# Aspects of Deep Learning: Activation Functions

## by Harris Osserman, x.ai Software Engineer

At x.ai, we have an organizational concept called “practices.” A practice is a group of people that come up with the best practices for a given area. Some of these practices are in the areas of data science, javascript, data engineering, and user testing. Some members of a practice are highly skilled in that area, and some members are just interested in learning.

I’m an engineer, but I’ve been learning immensely from the data science practice. I was particularly curious about activation functions available in Keras, a Python library for building neural networks. When preparing to present to the group, I found that information about activation functions is spread out all over the internet. My hope is that this blog post can help other engineers interested in data science understand what activation functions are, why they are used, and why so many different types of activation functions are used.

You may be asking, what’s the role of an activation function in a neural network? Each connection between neurons learns its own weight. A neuron is connected to multiple neurons; the input to that neuron is the sum of the outputs of the products of the previous layer’s neurons with the learned weights. Here’s a diagram and equation:

Neuron 3’s input (defined above as h) is then fed into an activation function. Activation functions are used to introduce nonlinearity to models, which allows deep learning models to learn nonlinear prediction boundaries.

There are 2 main classes of activation functions: those that have a Logistic shape or those that have a Rectifier shape.

### Logistic Shape

Logistic functions have an “S” shape. Two asymptotes that bound the function. They’re useful because they can force any input to be bounded between two outputs. The gradient is classified as increasing at an increasing rate, and then it switches to decreasing at a decreasing rate as the input increases.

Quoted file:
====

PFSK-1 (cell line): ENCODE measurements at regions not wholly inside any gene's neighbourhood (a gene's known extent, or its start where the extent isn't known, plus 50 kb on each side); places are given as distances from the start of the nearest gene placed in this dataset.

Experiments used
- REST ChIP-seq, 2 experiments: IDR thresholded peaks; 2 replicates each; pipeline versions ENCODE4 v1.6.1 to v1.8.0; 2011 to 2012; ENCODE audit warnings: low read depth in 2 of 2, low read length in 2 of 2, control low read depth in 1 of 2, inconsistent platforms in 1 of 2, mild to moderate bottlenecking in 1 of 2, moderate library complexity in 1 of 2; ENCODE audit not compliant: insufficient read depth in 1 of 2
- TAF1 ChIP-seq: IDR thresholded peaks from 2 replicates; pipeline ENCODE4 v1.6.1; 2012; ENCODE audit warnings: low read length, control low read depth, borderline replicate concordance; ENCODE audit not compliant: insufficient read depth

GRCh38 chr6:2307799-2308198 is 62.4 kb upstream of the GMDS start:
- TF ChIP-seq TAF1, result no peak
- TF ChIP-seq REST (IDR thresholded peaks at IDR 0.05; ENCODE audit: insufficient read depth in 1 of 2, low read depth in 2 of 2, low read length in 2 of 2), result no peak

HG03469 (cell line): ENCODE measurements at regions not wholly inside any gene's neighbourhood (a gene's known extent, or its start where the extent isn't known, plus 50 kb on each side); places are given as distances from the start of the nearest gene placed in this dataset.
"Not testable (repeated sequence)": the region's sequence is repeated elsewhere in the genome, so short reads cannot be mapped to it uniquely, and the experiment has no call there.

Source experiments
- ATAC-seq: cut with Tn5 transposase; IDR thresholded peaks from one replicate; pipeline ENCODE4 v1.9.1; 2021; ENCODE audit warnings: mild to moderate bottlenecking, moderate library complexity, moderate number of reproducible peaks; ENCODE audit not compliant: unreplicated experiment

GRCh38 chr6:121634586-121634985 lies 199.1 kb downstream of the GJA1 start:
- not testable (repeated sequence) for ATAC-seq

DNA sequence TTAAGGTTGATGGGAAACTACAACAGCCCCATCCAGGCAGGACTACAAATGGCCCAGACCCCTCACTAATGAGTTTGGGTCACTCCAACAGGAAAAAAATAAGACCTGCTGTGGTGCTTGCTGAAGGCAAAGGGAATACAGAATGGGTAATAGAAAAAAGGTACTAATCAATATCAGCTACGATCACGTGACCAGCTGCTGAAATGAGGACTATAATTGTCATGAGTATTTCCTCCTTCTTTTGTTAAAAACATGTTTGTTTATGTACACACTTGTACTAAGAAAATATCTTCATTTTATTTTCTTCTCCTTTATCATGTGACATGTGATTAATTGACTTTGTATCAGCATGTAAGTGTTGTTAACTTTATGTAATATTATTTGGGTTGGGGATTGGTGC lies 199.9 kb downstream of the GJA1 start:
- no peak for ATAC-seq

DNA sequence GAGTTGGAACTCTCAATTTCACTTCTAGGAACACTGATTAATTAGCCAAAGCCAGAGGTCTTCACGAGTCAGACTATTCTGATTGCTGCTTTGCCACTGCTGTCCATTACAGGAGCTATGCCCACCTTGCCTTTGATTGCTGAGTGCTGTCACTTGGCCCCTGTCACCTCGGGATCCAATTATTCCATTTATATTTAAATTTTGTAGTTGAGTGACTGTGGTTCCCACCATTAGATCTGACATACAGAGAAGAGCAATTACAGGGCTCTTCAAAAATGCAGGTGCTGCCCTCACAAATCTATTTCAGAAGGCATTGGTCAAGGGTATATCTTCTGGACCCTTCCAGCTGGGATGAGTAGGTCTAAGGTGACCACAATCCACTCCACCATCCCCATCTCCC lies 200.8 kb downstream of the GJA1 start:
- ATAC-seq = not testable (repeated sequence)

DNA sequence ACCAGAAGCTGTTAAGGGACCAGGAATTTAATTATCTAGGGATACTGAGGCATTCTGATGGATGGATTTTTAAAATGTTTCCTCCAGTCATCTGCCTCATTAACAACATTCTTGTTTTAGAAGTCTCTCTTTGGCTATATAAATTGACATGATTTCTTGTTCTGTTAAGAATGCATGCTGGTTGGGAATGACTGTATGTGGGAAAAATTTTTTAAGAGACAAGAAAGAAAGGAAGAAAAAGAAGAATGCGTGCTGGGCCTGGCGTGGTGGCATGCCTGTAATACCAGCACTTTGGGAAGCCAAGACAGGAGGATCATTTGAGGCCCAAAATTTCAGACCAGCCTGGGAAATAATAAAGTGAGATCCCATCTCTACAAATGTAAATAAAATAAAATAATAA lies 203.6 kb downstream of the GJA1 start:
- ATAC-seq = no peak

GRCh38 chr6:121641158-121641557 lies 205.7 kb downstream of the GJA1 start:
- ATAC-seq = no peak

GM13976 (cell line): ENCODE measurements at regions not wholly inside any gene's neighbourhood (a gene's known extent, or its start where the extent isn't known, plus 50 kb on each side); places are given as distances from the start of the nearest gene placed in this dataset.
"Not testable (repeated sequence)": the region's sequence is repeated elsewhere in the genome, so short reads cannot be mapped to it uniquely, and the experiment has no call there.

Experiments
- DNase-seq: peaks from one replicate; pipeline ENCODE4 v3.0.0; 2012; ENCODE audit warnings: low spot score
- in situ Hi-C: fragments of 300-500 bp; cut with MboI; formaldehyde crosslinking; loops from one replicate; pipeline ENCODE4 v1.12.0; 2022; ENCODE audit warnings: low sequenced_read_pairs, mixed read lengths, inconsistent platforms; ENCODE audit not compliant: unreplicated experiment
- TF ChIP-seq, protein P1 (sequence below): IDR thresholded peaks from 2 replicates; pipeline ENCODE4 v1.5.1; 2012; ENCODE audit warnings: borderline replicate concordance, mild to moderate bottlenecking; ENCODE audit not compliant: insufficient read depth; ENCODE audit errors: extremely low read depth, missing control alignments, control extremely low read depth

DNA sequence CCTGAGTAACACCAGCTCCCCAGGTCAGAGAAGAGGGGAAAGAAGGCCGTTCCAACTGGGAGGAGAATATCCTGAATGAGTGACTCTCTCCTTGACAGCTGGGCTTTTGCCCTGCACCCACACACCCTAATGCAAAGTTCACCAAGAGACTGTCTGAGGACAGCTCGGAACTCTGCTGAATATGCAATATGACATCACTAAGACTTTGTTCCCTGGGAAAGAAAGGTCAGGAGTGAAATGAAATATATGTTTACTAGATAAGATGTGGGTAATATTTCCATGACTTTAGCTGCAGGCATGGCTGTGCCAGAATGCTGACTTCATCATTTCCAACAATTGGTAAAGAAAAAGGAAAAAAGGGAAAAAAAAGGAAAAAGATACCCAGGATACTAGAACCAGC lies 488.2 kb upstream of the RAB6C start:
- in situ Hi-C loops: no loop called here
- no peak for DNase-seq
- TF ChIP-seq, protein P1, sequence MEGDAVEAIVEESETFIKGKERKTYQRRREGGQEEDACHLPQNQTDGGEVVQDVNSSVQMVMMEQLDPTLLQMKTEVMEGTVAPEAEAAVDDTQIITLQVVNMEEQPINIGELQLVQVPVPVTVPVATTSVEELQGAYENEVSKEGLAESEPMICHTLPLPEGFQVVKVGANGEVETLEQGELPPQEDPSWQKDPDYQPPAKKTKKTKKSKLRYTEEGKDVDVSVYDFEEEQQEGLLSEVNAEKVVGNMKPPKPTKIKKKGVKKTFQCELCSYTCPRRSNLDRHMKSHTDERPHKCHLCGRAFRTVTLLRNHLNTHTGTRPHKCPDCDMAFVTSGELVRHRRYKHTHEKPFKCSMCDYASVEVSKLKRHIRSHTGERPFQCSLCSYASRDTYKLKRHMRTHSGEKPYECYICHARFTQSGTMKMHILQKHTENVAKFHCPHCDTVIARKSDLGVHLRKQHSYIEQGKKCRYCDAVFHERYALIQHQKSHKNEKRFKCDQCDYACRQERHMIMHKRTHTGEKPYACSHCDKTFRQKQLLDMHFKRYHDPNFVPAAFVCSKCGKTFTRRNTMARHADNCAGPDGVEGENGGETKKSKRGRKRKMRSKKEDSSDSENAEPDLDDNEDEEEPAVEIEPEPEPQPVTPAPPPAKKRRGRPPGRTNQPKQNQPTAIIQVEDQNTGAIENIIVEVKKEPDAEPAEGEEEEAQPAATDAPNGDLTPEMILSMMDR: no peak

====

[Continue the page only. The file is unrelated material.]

**Sigmoid**: The sigmoid function is used for binary classification problems; a classic example is Twitter sentiment analysis. You’re trying to predict if the sentiment of a tweet is positive or negative, with a bunch of tweets as your data set. The sigmoid will output values between [0, 1] and generates a probability that the input is of a specific class. There’s an asymptote at y = 0 and y = 1. The sigmoid function is defined as:

One potential challenge of using use sigmoid activation functions is that these neural networks can have “vanishing gradients” when the number of hidden layers gets sufficiently deep and the neurons get saturated. Sigmoids constrain the input space to outputs between 0 and 1. Therefore, large changes in input will result in small changes in output, which equates to small gradients.

As we add more layers, large changes on the input will have even smaller changes on the output. The gradient on a large change of input and a small output change will be small. Each connection between 2 neurons has one weight. At a very basic level, a method called backpropagation is used to move the weight in the opposite direction of the gradient. If the gradient is small, your network will learn **very** slowly, or possibly not at all. ReLU, an activation function that will be discussed later, was invented to solve this.